Meshwork Worcester grew out of a year long discussion [3] between three artists centred on social anthropologist Tim Ingold’s notion of ‘taskscape’ (“…a convergence of lines of interest rather than a bounded field of study”) [4]. It seemed to us that ‘taskscape’ provided useful guidance on how we should be approaching the various city-building projects we were working on individually and/or collectively. As artists, our work is within design team collaboration (with architects and other design professionals) rather than in the production of lumps of art. From Ingold’s work we were able to identify a set of principles [5] that seem to offer a better way of working, albeit a way of working that ran counter to the testosterone-fuelled machinations that drive most design teams. Consequently we looked for somewhere to test out our ‘taskscape’ principles, and ended up in Worcester.

C. Why Worcester?

By chance, really. We sketched a map of the West Midlands, and asked ‘why not Worcester’.  It was a good decision, not only did we discover immediate rapport with Jim Blackwell, the Senior Urban Design Planning Officer, and the City Council’s Heritage & Design Team, but Worcester itself is a bit of a gift to artists interested in taskscape. For many centuries, the city has attracted that interesting play between artist and artisan because of its cathedral and, until very recently, its various porcelain factories. More on this later. Also, in 2010/2011, Worcester produced a Master Plan [6] which included statements on public art, public realm and the role of culture in the city’s future. All of this needed unpicking and reframing.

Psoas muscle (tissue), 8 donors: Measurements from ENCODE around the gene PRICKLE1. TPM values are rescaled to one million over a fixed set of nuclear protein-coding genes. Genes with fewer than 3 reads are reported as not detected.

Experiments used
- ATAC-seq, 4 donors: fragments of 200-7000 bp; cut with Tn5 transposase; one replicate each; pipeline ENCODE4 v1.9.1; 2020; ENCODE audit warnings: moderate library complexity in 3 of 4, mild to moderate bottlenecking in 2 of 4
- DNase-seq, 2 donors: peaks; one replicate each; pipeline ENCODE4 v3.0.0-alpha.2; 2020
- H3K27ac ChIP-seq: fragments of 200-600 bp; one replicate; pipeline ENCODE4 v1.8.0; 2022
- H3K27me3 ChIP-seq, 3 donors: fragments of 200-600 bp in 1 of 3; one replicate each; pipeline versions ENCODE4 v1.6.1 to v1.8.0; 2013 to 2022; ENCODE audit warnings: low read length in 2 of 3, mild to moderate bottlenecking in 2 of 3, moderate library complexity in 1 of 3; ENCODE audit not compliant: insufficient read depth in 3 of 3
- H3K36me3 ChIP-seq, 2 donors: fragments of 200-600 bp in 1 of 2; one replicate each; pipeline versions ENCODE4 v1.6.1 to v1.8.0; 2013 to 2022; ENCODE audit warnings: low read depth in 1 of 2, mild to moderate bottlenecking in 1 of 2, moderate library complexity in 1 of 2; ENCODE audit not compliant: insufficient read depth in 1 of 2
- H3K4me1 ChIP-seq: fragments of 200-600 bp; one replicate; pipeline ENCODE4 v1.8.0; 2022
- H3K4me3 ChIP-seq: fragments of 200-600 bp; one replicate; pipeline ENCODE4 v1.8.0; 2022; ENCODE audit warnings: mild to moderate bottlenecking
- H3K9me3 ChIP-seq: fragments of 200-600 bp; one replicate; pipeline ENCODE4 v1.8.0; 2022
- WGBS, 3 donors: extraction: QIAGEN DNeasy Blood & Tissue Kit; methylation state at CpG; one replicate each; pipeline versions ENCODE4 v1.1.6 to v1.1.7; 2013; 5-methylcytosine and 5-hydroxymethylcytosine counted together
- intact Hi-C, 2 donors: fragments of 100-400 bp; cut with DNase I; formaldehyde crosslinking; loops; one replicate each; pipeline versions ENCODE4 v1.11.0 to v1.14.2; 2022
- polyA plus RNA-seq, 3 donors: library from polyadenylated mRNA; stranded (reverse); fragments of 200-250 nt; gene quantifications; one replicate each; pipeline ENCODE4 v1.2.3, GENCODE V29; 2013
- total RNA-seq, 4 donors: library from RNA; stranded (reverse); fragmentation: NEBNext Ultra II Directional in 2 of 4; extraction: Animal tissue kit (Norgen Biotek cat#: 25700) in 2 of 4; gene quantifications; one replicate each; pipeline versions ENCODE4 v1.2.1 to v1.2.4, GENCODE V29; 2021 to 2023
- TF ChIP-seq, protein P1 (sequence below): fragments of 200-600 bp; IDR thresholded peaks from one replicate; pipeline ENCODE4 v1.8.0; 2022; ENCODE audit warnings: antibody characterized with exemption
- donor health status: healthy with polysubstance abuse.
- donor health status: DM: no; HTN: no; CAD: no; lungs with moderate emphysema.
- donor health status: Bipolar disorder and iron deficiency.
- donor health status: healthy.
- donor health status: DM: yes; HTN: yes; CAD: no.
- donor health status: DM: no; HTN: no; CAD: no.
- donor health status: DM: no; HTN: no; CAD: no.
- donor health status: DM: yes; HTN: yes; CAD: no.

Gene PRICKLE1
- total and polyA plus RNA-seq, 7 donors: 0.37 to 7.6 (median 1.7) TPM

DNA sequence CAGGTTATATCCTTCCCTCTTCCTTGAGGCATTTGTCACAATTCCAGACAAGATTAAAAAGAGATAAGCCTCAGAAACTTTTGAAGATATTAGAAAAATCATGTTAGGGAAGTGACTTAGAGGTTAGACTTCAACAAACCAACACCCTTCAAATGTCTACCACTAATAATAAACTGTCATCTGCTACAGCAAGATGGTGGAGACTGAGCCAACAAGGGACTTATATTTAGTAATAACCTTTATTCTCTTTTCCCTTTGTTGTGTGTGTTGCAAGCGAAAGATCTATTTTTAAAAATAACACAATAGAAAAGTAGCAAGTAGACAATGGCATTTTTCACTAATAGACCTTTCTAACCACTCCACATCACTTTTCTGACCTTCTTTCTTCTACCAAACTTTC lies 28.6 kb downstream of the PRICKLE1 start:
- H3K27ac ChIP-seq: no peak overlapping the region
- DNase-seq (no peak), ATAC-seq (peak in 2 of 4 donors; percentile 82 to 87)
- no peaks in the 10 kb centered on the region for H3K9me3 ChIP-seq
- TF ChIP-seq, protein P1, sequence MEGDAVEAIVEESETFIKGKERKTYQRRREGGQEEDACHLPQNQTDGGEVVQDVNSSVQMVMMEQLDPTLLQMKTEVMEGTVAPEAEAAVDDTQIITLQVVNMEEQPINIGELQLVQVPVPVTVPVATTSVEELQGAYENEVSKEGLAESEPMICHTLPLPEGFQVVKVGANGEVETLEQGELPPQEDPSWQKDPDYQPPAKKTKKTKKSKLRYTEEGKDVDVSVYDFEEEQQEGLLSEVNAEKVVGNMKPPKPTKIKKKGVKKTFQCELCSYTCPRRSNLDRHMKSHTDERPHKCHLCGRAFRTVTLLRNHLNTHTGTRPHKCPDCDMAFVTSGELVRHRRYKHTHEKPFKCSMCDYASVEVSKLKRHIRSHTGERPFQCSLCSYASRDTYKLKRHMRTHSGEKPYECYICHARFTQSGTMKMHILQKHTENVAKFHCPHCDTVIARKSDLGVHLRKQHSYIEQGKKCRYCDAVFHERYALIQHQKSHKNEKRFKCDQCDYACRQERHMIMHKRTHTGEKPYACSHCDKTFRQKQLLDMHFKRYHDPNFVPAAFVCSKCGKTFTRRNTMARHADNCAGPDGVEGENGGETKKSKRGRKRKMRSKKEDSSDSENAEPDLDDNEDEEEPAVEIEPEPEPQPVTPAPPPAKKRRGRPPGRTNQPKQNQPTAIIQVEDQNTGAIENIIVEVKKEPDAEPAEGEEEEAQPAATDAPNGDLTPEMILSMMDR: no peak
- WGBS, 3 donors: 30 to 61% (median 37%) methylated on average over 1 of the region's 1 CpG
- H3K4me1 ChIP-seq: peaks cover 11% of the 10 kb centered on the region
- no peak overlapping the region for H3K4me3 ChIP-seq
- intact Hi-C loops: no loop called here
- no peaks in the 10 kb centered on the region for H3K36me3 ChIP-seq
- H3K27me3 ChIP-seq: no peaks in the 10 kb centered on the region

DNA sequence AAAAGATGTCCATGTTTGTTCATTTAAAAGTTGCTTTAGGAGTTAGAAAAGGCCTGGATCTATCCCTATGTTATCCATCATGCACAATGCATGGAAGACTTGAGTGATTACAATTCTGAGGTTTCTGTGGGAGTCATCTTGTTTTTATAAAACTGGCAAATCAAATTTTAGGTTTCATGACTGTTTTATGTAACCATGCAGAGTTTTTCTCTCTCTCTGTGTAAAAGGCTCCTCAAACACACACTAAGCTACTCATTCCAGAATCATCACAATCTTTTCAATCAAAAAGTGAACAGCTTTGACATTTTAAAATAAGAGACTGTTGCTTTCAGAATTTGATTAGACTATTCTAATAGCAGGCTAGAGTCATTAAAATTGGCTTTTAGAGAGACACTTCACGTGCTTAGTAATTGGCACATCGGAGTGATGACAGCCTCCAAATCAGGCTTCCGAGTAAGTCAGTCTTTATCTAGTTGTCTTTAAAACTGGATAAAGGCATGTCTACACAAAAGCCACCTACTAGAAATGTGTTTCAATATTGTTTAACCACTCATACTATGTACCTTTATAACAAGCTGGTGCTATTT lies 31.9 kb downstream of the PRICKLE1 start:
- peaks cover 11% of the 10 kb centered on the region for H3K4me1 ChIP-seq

D. So what have you been doing?

Our initial focus (October 2011 to May 2012) was to produce new public art guidance (and for this to be both vision-led and appropriate to NPPF and cultural well-being), to look closely at four large chunks of the city centre (via walking, talking and drawing), and to explore the possibilities for a new East/West axis connecting across the city (Worcester tends to be orientated North/South because of the River Severn). Throughout this first phase we also maintained an on-line ‘sketchbook’ (in the form of a limited audience blog) that more closely resembles Ingold’s “convergence of lines of interest rather than a bounded field of study”.